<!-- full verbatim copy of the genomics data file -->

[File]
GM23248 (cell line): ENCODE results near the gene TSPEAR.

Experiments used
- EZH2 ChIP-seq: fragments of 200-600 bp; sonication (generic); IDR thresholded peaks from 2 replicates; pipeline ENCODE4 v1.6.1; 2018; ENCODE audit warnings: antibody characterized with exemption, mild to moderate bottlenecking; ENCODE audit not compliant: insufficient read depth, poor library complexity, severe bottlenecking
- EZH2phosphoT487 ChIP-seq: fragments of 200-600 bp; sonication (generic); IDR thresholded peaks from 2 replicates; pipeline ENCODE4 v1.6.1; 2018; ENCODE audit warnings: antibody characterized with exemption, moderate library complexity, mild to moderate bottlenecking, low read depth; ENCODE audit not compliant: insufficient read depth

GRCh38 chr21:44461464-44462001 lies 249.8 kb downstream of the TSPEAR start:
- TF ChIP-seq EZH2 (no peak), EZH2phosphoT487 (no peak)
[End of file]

GM23248 (cell line): ENCODE results near the gene TSPEAR.

Experiments used
- EZH2 ChIP-seq: fragments of 200-600 bp; sonication (generic); IDR thresholded peaks from 2 replicates; pipeline ENCODE4 v1.6.1; 2018; ENCODE audit warnings: antibody characterized with exemption, mild to moderate bottlenecking; ENCODE audit not compliant: insufficient read depth, poor library complexity, severe bottlenecking
- EZH2phosphoT487 ChIP-seq: fragments of 200-600 bp; sonication (generic); IDR thresholded peaks from 2 replicates; pipeline ENCODE4 v1.6.1; 2018; ENCODE audit warnings: antibody characterized with exemption, moderate library complexity, mild to moderate bottlenecking, low read depth; ENCODE audit not compliant: insufficient read depth

GRCh38 chr21:44461464-44462001 lies 249.8 kb downstream of the TSPEAR start:
- TF ChIP-seq EZH2 (no peak), EZH2phosphoT487 (no peak)